The UK’s energy sector needs to take action to address skills shortages and work together to secure a bright future, a new report finds.
“Skills and performance challenges in the energy sector”, published today by the UK Commission for Employment and Skills (UKCES) highlights the scale of the challenge facing the energy sector, where the total number of jobs is forecast to grow by 15.5% by 2022.
The UKCES Employer Skills Survey 2013 shows 31% of sector employers with a vacancy already struggle to recruit workers with the right skills. And with more than a third of the existing workforce set to retire within the next ten years, employers must act now to ensure they attract new talent into the sector. In addition, some employers report that young people do not view the sector as providing an attractive career option.
The report notes that:
There is a strong commitment to training and development across the sector – with 75% of employers reporting they offer on and/or off the job training. However, an increasingly mobile workforce, often working on short-term contracts, has meant that some employers are reluctant to invest sufficiently in formal training and upskilling of some members of the workforce.
Lesley Giles, research director at UKCES said:
We are all dependent on the energy sector to fuel our everyday lives. It is a growth sector which adds £25bn to the economy each year, but needs to take steps to mitigate the risk presented by skills shortages and a competitive global market place.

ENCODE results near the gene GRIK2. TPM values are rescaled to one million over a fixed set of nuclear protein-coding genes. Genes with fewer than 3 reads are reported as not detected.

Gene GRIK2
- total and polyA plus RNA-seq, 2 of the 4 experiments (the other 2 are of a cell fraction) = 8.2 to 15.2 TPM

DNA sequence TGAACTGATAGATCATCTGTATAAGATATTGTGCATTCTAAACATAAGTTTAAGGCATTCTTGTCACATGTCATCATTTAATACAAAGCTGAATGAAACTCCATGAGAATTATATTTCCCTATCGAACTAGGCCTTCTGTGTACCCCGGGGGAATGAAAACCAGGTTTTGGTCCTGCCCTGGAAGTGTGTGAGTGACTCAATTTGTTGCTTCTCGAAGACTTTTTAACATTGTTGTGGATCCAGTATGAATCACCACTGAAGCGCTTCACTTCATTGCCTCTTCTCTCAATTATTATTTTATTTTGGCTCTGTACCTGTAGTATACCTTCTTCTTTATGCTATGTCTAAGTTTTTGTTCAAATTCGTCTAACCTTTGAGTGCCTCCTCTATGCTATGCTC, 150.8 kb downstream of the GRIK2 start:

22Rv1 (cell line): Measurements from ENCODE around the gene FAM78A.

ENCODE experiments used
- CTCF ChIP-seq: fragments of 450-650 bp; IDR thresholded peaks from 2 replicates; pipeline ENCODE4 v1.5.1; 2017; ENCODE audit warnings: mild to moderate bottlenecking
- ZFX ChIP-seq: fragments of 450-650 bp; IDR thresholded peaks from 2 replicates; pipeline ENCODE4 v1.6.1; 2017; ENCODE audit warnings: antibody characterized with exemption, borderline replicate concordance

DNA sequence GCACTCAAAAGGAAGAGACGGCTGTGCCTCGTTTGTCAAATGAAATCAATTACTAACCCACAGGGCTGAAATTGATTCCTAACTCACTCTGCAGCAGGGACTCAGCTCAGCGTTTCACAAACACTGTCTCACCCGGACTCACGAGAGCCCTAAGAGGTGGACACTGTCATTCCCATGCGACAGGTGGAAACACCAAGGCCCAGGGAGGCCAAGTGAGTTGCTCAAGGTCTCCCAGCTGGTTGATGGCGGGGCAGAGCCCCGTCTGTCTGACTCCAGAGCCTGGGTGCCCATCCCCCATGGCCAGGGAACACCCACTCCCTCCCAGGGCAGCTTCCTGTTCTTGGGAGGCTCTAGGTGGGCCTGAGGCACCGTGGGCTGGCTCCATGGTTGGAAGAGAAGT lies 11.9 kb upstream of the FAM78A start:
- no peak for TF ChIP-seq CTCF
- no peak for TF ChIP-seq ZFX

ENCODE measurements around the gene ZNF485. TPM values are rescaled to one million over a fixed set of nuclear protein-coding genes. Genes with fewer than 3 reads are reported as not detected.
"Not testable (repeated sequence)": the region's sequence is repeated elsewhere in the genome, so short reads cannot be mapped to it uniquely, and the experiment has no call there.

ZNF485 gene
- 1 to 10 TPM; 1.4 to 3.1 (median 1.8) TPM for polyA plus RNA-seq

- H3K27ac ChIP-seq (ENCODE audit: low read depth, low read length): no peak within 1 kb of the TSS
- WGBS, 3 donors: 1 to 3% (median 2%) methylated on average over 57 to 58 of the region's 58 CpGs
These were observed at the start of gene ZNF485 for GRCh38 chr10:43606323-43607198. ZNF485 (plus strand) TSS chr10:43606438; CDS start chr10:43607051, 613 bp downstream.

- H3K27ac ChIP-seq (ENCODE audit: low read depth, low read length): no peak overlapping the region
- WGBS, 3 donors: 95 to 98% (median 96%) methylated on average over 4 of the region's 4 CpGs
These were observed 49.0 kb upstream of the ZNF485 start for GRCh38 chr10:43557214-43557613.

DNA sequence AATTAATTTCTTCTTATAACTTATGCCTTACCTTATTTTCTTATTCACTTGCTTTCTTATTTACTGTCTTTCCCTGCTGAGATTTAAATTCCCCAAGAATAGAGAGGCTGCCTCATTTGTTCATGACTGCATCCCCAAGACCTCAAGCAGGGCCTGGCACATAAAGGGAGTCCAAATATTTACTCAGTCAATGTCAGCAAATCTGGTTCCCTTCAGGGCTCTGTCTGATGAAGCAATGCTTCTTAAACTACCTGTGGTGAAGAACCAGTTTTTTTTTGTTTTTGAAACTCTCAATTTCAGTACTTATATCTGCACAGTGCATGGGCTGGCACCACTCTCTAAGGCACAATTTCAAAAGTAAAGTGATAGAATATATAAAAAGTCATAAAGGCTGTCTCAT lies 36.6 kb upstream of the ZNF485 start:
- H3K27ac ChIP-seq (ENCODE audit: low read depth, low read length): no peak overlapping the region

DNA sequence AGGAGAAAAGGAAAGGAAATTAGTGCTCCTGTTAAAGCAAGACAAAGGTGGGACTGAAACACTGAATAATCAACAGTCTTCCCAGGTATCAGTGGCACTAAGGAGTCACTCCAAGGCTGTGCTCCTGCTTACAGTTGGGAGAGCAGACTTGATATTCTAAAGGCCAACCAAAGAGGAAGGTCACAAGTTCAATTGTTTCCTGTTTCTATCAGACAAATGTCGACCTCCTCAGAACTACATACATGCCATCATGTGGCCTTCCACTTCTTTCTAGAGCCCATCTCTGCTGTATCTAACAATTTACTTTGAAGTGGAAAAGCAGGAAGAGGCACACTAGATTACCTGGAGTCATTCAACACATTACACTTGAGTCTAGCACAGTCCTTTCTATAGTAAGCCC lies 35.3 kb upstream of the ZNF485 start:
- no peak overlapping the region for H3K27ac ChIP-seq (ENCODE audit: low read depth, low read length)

By working collaboratively, employers within the energy sector can find new and innovative ways to tackle these problems and spread the burden across the entire sector - allowing them to better attract, train and retain skilled workers. The Energy and Efficiency Industrial Partnership (EEIP) is a useful model for supporting such collaboration.
Neil Robertson, Chief Executive, Energy and Utility Skills Group said:
The energy and utility sector offers the chance to build a career in an industry at the very heart of our economy and society. With an infrastructure pipeline for the energy sector of more than £274 billion in the period leading up to 2021 , candidates will have a wide range of choices.
Employers in the Energy & Efficiency Industrial Partnership are developing exciting new career pathways. Young people on engineering apprenticeship schemes, for example, can expect a salary in the region of £23,500 rising to £30,000 after two years, plus attractive benefits.
Careers in this sector provide diverse working environments, competitive salaries, opportunities for progression, secure long term employment and experience of cutting edge innovation.
Notes to editors:
- The UK Commission for Employment and Skills (UKCES) works with industry and government to help achieve better outcomes in how people get in and on in work and how businesses succeed through the skills and talents of their people.
- The Energy Sector Insight report is part of a series of UKCES reports on skills issues in growth sectors.
- Copies of the report and associated infographics are available at the UKCES webpages.
Further information from Alex Curling or Ken Manson on 0207 2277860 or email email@example.com or firstname.lastname@example.org
Published: 25 March 2015